The Federal Aviation Administration proposed wide-sweeping regulations on Thursday that would require that all but the tiniest drones incorporate technology that would enable them to be tracked at all times while flying in United States airspace.
“Remote ID technologies will enhance safety and security by allowing the F.A.A., law enforcement and federal security agencies to identify drones flying in their jurisdiction,” the federal transportation secretary, Elaine L. Chao, said in a statement.
As drone operators, manufacturers and others involved in the rapidly expanding drone industry began sifting through the 319-page proposal on Thursday afternoon, responses varied wildly. While some applauded the F.A.A. for finally creating a system to rapidly identify owners of rogue — potentially deadly — drones, others declared that this was going to drastically hinder drone efficiency and cost effectiveness.
Since 2015, operators of all drones that weigh more than half a pound have been required to register their devices, by submitting their names along with their email and home addresses to the F.A.A. Some federal facilities — prisons, for example — are authorized to use systems to detect the presence of drones, said Reggie Govan, a former chief counsel to the F.A.A. who now teaches at the University of Pennsylvania Law School.
But at the moment, officials do not have a quick way to identify the owner of a given drone or to track the location of drones that have been registered by a particular person. Even airports and power plants currently lack the legal authority to track drones, Mr. Govan said.
At the simplest level the proposed regulation requires all drones over 0.55 pound to emit a very particular kind of signal. “Once you have drones that are emitting an identifier then you can have a system that can track all drones,” Mr. Govan said, adding that he applauded the regulations.
Brendan Schulman, vice president for policy and legal affairs at DJI, a Chinese company that is one of the leading manufacturers of small consumer drones, said that for the past several years, industry leaders and government stakeholders had been trying to figure out how to create a sort of drone “license plate system.” He said that the proposed system could make sense. His primary concern is that the cost and burden to drone pilots and operators remain low — something he is still evaluating. (DJI was embroiled in another government drone matter, with mounting security concerns that the cameras and other technology on its drones could send surveillance data back to China.)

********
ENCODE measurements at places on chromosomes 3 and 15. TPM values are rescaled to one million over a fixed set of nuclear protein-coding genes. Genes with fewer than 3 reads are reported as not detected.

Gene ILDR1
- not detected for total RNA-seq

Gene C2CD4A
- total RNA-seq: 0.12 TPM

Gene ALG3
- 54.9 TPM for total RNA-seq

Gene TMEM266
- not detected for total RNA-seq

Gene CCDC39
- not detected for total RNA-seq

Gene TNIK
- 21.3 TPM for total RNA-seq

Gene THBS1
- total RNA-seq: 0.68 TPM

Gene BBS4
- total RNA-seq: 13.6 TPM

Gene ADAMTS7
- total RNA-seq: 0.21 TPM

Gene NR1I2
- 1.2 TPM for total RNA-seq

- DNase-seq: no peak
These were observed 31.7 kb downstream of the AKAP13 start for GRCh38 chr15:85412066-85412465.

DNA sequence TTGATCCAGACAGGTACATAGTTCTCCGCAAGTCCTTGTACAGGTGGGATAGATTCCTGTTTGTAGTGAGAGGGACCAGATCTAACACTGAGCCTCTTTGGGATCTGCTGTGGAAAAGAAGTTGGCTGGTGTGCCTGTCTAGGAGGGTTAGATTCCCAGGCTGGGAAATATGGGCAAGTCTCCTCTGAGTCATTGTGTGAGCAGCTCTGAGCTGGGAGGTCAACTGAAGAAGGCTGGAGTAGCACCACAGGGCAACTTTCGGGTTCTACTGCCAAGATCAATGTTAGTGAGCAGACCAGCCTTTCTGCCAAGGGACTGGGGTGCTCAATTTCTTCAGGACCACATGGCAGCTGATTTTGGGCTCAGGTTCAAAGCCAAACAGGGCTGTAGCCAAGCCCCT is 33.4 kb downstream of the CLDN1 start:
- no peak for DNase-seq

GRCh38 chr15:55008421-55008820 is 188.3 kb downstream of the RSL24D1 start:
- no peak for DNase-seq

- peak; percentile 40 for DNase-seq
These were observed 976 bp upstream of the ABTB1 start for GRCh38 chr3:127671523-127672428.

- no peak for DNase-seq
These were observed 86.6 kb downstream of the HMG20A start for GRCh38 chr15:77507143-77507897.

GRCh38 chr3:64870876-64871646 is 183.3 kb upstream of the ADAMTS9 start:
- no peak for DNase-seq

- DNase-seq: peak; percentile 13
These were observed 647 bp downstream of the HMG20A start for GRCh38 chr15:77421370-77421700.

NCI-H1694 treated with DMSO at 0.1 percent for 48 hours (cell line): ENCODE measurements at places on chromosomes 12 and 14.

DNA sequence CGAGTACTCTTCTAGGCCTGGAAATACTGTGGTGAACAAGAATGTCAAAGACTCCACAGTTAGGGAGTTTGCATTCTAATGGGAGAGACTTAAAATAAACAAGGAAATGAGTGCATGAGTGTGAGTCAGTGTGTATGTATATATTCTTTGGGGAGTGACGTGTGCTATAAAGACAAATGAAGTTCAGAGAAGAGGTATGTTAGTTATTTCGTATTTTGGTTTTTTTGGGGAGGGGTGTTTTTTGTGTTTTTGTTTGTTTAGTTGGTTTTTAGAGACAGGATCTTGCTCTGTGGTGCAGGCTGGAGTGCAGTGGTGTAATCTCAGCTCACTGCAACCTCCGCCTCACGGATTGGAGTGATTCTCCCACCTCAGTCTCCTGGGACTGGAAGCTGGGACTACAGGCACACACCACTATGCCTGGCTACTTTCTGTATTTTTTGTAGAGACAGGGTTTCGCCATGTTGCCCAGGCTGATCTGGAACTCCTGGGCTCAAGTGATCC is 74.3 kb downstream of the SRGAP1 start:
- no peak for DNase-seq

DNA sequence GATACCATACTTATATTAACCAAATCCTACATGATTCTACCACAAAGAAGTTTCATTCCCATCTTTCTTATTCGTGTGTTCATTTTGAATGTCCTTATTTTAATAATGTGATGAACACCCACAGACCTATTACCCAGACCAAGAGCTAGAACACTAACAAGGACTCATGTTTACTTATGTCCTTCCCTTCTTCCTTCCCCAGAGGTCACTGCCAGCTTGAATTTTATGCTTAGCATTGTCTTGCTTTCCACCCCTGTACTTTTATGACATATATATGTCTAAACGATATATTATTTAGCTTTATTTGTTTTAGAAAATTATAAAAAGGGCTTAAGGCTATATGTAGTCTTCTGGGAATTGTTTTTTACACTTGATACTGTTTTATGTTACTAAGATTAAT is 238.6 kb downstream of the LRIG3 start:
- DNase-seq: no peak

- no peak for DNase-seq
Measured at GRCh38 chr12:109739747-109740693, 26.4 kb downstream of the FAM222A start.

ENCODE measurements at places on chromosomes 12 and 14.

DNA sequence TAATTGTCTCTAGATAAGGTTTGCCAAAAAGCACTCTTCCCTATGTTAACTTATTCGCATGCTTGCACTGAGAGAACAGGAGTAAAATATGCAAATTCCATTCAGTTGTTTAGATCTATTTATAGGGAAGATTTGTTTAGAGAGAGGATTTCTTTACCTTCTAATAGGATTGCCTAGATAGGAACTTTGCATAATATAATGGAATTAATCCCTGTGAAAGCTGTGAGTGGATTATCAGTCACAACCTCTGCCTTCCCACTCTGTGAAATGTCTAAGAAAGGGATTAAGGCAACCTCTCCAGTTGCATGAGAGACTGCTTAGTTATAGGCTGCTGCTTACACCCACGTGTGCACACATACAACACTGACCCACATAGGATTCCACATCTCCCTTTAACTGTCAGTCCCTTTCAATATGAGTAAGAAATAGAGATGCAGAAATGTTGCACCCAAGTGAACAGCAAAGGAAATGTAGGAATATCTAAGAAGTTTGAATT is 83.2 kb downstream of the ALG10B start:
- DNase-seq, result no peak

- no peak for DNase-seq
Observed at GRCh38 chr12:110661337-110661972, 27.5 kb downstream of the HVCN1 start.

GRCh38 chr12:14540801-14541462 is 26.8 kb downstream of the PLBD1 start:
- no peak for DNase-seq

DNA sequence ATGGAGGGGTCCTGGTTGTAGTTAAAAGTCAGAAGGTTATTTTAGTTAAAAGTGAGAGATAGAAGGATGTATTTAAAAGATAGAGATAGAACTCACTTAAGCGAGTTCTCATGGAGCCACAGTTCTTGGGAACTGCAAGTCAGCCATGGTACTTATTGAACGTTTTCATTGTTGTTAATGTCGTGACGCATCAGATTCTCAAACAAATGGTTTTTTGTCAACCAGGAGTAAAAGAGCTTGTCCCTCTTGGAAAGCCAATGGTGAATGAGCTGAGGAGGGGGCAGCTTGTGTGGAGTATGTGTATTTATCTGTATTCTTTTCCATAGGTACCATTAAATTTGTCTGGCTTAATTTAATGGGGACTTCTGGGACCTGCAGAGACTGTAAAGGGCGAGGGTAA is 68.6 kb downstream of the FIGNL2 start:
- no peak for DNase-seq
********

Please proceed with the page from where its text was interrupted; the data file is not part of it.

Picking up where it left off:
But for Paul Aitken, a founder of DroneU, a drone pilot training company in New Mexico, the costs immediately struck him as excessive. The new regulations require all registered drones within 36 months to begin carrying a specific type of remote identification system that broadcasts over the internet.
Often finding an internet connection is not feasible in the locations where drone operators fly, Mr. Aitken said. According to his reading of the rules, if you don’t have cellular service or another way to connect to the internet, operators will have to limit flights to 400 feet laterally, which is roughly to the end of a block — and back.
Search and rescue missions often require going at least four times that distance, he said. “People will literally die from these rules,” he said, adding that other “industries that are thriving with drones like utility inspection, precision agriculture, land surveying, ranch management and even some construction management would suffer greatly” given that the rules undermine efficiency, which for many is part of the appeal of drones.
He is also concerned that drone pilots will have to publicly disclose their locations. “Pilots need privacy to protect them from fear-based citizens who think that drones are spying on them,” he said.
A New York City councilman, Justin Brannan, said he thought this was a step in the right direction, however. It is currently illegal to fly a drone in most of New York City. “We need to create a framework for drones to legally and safely operate here in New York City because I do believe the benefits will outweigh the risks,” he said.
The so-called Notice of Proposed Rulemaking will be open to public comment for 60 days. After reviewing comments, the F.A.A. will finalize the rule, it said.
Jonathan Rupprecht, a Florida-based lawyer who specializes in drones, was left with many questions as to how this would be enforced. He pointed out that the F.A.A. had rarely prosecuted violations of drone regulations — such as flying in a careless manner or flying an unregistered aircraft — over the last decade. “They should refrain from biting off more than they can chew,” he said. Mr. Rupprecht said that focusing on locations that need protecting, instead of creating an unwieldy tracking system for the entire United States, would be more realistic.